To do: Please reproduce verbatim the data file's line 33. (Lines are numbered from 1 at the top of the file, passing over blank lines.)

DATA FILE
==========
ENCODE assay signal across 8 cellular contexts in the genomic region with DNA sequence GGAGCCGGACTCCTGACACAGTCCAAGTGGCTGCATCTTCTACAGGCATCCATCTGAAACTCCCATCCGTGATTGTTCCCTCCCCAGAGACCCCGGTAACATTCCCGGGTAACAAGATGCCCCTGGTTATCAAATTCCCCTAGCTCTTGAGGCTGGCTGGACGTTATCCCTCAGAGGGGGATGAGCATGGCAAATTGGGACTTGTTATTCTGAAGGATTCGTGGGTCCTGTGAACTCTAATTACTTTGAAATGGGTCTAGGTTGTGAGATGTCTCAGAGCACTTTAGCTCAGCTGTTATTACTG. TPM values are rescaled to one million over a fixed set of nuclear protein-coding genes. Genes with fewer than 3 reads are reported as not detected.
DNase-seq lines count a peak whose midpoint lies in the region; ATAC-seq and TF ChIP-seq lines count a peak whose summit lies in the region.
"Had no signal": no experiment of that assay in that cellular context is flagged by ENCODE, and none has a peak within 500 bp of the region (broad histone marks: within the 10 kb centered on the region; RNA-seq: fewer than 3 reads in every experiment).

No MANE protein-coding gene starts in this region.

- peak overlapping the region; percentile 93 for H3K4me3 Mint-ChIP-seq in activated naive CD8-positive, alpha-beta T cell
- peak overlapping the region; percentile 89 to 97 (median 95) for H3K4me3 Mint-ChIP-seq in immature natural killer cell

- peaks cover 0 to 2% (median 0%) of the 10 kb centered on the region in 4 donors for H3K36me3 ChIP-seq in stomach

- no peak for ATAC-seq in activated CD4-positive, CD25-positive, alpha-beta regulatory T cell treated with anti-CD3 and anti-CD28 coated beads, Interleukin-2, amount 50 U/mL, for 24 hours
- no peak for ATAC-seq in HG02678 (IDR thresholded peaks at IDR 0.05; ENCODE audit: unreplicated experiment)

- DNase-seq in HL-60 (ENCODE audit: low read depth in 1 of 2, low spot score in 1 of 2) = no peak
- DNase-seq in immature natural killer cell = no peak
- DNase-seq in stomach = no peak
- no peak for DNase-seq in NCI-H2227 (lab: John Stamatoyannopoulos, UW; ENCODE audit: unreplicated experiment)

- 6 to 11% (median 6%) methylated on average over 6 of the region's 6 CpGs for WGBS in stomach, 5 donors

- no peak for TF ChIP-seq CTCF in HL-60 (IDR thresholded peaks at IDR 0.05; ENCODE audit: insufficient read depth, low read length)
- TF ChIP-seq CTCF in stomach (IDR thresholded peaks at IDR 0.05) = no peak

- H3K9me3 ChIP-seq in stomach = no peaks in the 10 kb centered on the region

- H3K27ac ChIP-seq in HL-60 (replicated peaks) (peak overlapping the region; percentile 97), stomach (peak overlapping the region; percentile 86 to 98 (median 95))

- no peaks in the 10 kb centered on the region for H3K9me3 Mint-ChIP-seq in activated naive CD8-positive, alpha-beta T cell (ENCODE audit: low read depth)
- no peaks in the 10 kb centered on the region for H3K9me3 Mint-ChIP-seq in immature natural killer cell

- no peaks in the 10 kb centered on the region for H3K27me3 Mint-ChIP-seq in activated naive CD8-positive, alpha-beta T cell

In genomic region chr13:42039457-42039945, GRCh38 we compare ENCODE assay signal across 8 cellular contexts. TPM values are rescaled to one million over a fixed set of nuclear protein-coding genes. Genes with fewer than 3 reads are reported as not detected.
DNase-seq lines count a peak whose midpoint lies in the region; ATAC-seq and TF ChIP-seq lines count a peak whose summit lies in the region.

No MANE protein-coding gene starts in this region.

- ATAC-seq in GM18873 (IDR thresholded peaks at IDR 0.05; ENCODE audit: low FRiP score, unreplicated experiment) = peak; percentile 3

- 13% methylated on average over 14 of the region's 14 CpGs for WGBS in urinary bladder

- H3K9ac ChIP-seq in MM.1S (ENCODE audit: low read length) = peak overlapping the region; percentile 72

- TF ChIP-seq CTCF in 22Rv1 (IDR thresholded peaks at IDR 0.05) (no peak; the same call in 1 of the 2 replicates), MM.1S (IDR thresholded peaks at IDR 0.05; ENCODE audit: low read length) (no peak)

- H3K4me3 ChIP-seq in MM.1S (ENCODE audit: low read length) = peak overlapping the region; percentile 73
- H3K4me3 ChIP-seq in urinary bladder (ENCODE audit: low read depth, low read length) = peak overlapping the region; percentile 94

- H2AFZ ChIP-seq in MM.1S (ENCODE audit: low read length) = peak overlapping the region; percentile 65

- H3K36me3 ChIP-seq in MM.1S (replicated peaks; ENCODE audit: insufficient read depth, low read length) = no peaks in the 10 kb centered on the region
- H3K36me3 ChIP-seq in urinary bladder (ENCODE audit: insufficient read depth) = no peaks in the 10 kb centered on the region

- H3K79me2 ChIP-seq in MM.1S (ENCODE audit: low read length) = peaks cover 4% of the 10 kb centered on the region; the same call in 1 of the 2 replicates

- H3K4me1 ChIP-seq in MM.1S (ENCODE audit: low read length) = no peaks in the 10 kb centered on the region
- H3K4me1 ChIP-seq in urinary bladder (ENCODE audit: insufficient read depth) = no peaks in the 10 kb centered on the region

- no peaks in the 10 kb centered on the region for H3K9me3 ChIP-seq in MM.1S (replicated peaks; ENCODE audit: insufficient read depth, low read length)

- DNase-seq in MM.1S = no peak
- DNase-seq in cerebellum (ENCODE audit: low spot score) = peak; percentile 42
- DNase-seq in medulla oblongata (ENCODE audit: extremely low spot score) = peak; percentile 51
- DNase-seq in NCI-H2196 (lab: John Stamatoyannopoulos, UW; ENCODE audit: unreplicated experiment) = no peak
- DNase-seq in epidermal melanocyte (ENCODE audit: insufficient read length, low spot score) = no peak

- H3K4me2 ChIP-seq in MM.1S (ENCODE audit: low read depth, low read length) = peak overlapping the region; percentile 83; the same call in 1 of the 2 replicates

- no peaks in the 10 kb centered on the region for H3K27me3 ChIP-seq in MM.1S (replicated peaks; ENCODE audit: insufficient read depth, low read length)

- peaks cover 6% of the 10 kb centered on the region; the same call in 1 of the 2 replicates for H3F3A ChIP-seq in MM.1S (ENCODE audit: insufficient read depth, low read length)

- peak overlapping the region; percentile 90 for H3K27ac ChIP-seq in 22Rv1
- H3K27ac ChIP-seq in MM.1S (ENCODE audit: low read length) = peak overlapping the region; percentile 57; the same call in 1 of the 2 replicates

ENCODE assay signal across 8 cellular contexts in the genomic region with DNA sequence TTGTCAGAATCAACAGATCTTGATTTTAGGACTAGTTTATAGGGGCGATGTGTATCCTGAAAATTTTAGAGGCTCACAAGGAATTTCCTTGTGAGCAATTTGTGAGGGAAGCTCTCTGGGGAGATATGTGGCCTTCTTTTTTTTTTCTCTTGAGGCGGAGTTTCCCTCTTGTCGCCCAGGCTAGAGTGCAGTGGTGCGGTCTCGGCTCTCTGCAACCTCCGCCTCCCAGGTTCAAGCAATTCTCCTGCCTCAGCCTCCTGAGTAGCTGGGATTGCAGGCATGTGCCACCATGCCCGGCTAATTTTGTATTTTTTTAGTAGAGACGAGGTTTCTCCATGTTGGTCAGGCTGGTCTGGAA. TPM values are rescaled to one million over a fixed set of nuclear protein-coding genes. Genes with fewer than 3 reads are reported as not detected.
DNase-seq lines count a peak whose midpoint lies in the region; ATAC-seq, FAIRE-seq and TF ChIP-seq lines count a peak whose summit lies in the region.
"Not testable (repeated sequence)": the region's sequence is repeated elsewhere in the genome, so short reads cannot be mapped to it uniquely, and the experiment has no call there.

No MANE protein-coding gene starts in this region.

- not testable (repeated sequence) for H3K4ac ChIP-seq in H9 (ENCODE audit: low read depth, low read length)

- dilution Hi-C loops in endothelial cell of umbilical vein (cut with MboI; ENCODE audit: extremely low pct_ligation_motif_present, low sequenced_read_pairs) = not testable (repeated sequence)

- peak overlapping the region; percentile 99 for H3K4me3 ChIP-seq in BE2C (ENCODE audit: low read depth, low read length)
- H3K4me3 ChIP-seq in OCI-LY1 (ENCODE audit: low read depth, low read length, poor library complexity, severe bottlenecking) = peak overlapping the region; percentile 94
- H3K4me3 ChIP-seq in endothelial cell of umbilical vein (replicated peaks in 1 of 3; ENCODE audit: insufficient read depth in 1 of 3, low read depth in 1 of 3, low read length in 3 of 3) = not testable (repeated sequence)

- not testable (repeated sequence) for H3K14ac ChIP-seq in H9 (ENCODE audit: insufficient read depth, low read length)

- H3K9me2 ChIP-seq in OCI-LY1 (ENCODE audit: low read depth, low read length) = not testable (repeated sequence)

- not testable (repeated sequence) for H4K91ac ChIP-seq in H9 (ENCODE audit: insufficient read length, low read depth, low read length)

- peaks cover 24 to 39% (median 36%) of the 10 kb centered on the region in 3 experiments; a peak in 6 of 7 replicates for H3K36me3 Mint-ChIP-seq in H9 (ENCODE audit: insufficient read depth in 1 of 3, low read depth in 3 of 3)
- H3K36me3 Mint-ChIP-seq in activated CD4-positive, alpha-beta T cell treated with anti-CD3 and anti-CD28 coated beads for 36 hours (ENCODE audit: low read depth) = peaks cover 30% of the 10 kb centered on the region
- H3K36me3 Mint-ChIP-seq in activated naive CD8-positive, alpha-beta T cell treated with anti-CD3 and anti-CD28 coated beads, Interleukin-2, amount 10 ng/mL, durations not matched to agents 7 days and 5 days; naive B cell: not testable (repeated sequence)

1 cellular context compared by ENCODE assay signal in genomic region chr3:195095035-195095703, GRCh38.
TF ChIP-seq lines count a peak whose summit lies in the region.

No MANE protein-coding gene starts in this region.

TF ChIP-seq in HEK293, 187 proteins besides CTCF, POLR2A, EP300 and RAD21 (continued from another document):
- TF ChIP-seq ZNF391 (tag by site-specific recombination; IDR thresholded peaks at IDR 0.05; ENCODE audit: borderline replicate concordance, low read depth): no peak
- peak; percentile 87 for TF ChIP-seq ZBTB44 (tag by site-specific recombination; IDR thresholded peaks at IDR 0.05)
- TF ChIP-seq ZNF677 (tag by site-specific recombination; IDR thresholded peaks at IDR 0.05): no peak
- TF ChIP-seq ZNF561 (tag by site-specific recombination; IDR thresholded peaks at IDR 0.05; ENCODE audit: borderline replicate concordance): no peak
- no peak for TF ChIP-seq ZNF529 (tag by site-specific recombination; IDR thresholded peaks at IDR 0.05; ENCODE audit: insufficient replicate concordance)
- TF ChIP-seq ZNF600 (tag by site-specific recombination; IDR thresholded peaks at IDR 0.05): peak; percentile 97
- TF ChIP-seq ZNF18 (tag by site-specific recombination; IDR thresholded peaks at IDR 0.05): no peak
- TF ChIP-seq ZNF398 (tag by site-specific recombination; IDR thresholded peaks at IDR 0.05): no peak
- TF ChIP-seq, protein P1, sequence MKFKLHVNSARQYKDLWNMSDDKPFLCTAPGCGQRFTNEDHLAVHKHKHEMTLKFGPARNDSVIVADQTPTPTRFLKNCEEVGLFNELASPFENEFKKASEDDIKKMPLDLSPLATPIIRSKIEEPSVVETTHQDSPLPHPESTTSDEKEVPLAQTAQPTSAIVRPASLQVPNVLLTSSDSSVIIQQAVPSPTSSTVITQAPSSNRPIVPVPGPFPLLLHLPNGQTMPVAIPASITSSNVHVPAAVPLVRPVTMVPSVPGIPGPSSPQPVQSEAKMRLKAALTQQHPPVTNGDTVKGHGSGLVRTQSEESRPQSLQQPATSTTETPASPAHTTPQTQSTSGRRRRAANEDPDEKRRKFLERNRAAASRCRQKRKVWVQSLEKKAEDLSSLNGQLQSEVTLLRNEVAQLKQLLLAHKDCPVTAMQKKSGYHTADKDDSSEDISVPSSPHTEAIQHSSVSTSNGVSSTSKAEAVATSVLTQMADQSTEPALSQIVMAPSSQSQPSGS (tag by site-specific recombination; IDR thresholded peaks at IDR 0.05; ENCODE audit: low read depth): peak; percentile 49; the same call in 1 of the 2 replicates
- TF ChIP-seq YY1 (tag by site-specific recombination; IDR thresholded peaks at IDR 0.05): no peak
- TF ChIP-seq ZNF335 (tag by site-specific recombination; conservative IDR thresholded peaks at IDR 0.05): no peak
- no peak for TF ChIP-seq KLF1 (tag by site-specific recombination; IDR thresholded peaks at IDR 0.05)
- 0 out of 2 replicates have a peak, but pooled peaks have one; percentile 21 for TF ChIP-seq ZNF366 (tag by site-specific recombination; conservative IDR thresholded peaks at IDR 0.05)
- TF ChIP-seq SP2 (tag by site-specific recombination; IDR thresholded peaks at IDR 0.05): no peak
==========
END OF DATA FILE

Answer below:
- H3K36me3 ChIP-seq in urinary bladder (ENCODE audit: insufficient read depth) = no peaks in the 10 kb centered on the region